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19 Macrame Terms for Beginners You Need to Know

When you’re just starting out, reading patterns for a project can be very confusing. Knowing what type of string to buy is a total mystery. Today I’m sharing 19 macrame terms every beginner should know.

olive and natural macrame string with scissors and dowel rod

New to the art of macrame? Learn to macrame with these 4 basic macrame knots and check out the 19 Macrame Terms for Beginners You Need to Know.

What is a sinnet? Twisted versus braided? It’s enough to make your head spin when all you want to do is create pretty pieces of fiber art. I get it!

So let’s talk macrame lingo.

First, let’s solve the mystery of macrame string. There is string, cord, and rope. They are 3 different materials and the way you want your project to look should determine which one you should use.

  • Macrame String is super soft, single twist, and most commonly made from cotton. It makes a wonderful fringe and is perfect for wall hangings. I hesitate to use it with plant hangers because I want to make sure my plant hangers will hold my plants. It isn’t very forgiving to reworking so be careful if you have to untie and retie it too many times.
natural colored macrame string
  • Macrame rope is typically 3 cotton strands twisted around each other. It’s sturdier than string and not nearly as soft, but if you are making plant hangers it’s the perfect choice. I like rope the best because it holds it’s shape, is easier to untie and retie, and when fringing it is has a wavy look that seems more modern boho to me.
roll of natural macrame string
  • Macrame cord is usually 6 strands braided together. It can be cotton or made from polypropylene (plastic). Cord is very strong and is the perfect choice when your project needs to hold a lot of weight. Think clothesline. When I first started I bought clothesline and it made some very structured pieces. It doesn’t usually fringe very well and will look fuzzy.

Now that that mystery is solved, let’s talk about some terms that will make reading a macrame pattern not seem like a foreign language.

Beginner knots and their abbreviations

  • LHK – lark’s head knot. A lark’s head knot is used to attach rope to your project. It can also be used to attach rope to rope. Notice the loop is in front. This is done by placing the rope over the dowel rod.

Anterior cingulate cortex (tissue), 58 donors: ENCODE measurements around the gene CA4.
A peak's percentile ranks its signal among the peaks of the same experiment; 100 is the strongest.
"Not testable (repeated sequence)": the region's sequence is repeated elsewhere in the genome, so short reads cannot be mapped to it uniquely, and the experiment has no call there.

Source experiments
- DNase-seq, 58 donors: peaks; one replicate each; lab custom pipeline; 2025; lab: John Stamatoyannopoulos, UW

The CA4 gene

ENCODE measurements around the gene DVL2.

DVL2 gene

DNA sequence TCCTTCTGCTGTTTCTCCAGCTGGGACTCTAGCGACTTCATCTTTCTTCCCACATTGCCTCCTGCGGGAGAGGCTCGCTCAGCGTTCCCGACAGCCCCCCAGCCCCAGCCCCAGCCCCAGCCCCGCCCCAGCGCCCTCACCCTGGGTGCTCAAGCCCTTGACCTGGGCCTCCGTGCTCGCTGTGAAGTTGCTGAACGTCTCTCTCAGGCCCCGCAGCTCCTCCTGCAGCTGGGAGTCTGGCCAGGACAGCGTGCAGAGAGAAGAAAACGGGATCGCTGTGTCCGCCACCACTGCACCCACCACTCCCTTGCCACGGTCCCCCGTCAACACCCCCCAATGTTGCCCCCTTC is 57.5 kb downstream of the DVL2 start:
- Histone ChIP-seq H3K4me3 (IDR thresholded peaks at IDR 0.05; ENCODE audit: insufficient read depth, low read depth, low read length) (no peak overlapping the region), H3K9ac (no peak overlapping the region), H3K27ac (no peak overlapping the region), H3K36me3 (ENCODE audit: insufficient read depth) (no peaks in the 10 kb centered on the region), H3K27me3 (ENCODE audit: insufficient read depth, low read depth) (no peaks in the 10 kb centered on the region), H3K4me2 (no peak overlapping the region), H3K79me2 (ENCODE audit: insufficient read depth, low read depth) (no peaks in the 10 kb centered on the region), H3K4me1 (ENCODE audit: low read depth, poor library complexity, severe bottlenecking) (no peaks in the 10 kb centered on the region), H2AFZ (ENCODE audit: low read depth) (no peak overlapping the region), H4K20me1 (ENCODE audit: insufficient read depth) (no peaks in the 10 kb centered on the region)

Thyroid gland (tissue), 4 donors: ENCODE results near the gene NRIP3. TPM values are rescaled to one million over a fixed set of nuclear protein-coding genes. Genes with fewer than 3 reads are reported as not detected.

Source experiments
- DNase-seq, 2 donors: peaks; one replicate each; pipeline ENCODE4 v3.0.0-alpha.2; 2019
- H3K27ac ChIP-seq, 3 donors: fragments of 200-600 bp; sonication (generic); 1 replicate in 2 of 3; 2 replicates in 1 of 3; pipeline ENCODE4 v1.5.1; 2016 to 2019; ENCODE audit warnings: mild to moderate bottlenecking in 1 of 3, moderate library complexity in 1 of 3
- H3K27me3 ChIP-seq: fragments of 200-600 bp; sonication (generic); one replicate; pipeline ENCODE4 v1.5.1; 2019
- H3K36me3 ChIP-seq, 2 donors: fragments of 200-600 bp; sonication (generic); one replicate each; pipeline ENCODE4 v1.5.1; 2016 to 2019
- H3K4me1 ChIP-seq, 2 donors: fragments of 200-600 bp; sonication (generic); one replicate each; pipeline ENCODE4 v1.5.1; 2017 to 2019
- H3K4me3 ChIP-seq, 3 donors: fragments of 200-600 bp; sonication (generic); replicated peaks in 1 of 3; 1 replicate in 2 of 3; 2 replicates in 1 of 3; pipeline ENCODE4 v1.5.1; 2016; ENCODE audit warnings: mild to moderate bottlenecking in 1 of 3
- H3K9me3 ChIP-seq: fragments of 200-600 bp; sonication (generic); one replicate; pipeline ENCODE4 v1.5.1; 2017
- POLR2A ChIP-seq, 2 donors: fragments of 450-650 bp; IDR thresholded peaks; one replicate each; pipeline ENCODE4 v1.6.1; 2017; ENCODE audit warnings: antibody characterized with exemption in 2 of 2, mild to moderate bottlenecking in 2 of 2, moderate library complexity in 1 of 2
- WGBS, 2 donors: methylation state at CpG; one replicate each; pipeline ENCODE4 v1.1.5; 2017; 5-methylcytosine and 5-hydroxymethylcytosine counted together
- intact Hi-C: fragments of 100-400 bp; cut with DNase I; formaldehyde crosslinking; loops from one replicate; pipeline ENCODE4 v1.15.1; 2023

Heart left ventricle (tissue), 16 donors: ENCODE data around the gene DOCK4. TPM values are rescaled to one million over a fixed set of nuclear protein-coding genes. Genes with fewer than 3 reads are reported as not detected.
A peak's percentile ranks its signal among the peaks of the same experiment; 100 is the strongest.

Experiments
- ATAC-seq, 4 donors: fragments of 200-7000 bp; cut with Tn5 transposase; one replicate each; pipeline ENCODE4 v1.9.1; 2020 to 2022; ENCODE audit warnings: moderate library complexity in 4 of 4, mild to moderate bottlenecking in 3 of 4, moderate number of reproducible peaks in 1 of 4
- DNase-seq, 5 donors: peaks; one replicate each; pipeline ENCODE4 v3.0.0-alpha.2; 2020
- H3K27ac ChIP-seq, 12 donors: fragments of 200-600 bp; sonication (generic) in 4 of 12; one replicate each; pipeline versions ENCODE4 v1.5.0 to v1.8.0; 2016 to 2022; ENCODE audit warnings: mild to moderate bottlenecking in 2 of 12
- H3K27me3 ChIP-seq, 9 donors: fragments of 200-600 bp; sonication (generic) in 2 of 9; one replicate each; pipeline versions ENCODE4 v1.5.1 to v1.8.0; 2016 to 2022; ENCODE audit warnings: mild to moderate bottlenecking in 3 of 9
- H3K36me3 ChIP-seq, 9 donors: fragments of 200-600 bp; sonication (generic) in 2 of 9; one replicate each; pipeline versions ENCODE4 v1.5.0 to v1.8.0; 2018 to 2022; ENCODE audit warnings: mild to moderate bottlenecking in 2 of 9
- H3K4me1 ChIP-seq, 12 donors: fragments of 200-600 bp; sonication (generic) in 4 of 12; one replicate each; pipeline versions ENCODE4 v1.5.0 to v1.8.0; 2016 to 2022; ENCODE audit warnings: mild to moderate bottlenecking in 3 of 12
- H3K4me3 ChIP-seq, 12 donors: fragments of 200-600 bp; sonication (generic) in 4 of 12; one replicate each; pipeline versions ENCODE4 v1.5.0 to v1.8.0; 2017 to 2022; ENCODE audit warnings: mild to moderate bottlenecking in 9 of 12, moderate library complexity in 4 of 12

macrame rope tied in a lark's head knot to a dowel rod
  • RLHK – reverse lark’s head knot. The same as above only in reverse. How you want your piece to look will determine which way you tie a lark’s head knot. The reverse lark’s head knot is tied by taking the rope under and over the dowel rod.
natural colored macrame rope tied to a dowel using a reverse lark's head knot
  • HSK – half square knot. The left side of a square knot. Tying all HSK knots will give you a spiral pattern.
pink macrame rope tied in a left half square knot
  • RHSK – right half square knot. The opposite of the HSK. Tying all RHSK will give you a spiral pattern.
pink macrame rope tied in a half square knot
pink macrame rope tied with half square knots to make it spiral
  • SK – square knot. A half square knot and right half square knot together make a complete square knot. You will use square knots in every piece you make. It’s the easiest most fundamental knot you can tie.
pink macrame rope tied in a square knot
  • HHK – half hitch knot. A half hitch knot is a great knot to use to make borders or edges. This knot can also be tied left or right. A HHK is almost always made in pairs and so you will see the abbreviation DHHK used most often in patterns.
macrame rope tied in half hitch knots bordering square knots
  • It’s also important to note that a HHK can be tied vertical or horizontal so you may also see these abbreviations, VHHK and HHHK. Are you totally confused now?
  • ASK – Alternating square knot. ASKs are made by taking half the cords from adjacent and tying a new knot the lays below and between where the cords orignate.
second row of square knots

Other Macrame Terms You Need to Know

  • Sinnet – A sinnet is a column of knots that are all the same.
3 sinnets of square knots

Square knots are the most common knot used when making a sinnet of knots. I like to start my plant hangers using sinnets of square knots.